Opening it up to others

Although it’s not necessarily essential, opening up a blog to focus more on others (another step in broadening the horizons) is beneficial when it comes to gaining more interest from your audience. You can achieve this by writing interviews, accepting guest posts, and linking more frequently to outside resources. Any way it happens, it will draw more attention to your blog. Yet it is a task that can be difficult to do smoothly if, so far, you’ve been focusing solely on your own story.

Brooke vs. the World, for example, has been a blog about my personal journey; the title pretty much says so. The objective has always been to share my travels, so the thought of adding another voice to the mix through guest posts would seem to break the continuity of what has now been years in the making.

Getting over the fear of selling

If a blog doesn’t start out to make money, it can feel as though the blogger is selling out by changing their focus to monetization later on. I think this is my number one issue with taking my personal blog to the next level—the fear that what I do and say will be only taken at face value, instead of genuinely. So, while I may feel strongly about the benefits of a certain product I’m writing about, I often fear making the initial call to action to achieve the response I’m looking for.

The fact that I struggle with this aspect could be all in my head, or it could be because the selling tone just doesn’t fit in with my personal blog’s voice. I’ve tried several times to write articles that are focused on the sale, but it just sounds out of place and inauthentic. I often worry that people will think that I’m only saying that I like a specific tour or travel product because I’m hoping to make some quick money from the sales.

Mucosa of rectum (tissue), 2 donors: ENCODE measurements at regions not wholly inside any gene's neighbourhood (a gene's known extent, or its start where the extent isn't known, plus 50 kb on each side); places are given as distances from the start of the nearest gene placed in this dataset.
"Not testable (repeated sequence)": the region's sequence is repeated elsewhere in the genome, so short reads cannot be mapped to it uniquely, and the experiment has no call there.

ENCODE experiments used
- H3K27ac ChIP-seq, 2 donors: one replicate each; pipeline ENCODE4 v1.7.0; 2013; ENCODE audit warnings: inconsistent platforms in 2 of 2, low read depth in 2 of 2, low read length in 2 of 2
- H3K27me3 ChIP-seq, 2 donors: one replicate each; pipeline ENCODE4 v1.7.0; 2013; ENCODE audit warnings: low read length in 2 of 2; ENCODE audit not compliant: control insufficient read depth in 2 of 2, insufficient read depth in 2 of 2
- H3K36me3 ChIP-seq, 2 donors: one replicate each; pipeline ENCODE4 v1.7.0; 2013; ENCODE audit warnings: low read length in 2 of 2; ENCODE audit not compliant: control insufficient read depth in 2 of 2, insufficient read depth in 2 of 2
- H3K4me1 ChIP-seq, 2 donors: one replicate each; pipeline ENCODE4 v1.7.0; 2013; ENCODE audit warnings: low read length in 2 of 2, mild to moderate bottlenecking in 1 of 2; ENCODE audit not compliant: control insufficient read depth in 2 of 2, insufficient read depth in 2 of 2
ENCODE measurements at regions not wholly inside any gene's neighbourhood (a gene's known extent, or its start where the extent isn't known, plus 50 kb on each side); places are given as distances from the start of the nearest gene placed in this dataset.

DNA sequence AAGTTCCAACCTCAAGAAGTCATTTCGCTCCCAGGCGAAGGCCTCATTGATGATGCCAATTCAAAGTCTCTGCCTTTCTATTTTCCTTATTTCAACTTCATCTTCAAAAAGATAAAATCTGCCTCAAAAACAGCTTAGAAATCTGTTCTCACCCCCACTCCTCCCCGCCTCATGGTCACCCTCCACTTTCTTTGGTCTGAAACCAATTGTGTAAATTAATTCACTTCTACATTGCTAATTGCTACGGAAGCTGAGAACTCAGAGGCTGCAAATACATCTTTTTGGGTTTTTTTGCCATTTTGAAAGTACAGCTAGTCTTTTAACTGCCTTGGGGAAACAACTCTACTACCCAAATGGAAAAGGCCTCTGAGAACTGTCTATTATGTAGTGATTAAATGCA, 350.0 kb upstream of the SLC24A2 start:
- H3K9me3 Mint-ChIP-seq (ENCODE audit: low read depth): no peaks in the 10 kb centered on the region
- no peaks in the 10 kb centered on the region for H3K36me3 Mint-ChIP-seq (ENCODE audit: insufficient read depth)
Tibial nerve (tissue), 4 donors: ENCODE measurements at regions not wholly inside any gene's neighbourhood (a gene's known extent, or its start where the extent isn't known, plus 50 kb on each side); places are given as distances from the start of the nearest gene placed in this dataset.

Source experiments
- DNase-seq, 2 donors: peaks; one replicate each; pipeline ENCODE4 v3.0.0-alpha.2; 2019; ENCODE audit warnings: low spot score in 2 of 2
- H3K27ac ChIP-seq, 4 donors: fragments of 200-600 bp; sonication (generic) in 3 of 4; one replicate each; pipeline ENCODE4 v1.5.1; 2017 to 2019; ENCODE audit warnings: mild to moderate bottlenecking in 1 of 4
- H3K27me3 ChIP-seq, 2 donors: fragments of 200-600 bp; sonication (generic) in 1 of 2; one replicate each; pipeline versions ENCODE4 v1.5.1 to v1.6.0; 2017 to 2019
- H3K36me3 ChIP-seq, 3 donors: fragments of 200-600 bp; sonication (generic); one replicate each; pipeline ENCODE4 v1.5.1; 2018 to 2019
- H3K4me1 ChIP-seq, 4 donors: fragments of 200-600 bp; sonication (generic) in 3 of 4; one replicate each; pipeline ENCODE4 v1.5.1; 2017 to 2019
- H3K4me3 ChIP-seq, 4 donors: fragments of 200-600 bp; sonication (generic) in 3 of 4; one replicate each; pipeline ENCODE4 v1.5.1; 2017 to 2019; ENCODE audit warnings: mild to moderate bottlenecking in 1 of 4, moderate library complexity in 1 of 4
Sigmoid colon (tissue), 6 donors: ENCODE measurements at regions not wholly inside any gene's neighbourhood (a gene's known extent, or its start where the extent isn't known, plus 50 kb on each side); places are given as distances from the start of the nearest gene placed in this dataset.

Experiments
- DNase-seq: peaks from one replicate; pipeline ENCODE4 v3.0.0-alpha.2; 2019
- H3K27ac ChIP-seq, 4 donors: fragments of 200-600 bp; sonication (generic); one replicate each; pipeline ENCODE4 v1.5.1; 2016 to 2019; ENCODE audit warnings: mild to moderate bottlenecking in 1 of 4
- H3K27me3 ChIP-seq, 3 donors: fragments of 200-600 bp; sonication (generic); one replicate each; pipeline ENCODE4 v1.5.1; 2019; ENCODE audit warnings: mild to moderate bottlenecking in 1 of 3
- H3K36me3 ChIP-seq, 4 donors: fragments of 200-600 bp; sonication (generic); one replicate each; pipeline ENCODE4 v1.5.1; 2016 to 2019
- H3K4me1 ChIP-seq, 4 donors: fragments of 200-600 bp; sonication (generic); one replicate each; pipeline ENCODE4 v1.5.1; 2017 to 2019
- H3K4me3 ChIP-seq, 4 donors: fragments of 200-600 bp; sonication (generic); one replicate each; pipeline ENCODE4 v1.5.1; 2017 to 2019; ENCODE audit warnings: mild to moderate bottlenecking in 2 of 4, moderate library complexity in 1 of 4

Getting over the fear of selling yourself

Self-promotion is essential for making yourself stand out in a crowded niche such as travel, yet for many people, it’s not easy to do. You have to be able to tell people why you are interesting to follow and, most importantly, how they can gain from it themselves. Otherwise, you’ll be just another fish in the big Internet sea, swimming around waiting to be discovered.

Part of the process of drawing attention to yourself, however, can feel like bragging. Since most personal blogs have just a person behind them, there’s no business name to hide behind. So selling yourself seems very much like talking yourself up to others, which is what we were raised to think is impolite and annoying. I’m sure there is a fine line here, but I often find myself questioning whether it’s worth the risk of crossing that line.

I generally have no issues doing any of these activities with WhyGo Australia, since it’s a part of my job and I’m backed by a really awesome independent travel company. Overcoming these challenges with my personal blog is another story—and one that I continue to struggle with.

Have any of you felt the same when it comes to trying to make the change from personal blog to money-maker?

Brooke Schoenman is a long-time traveler and full-time travel blogger, originally from America but now in the process of becoming an Australia expat. For travel inspiration, subscribe to her feed at Brooke vs. the World, and for Australia travel tips be sure to bookmark WhyGo Australia.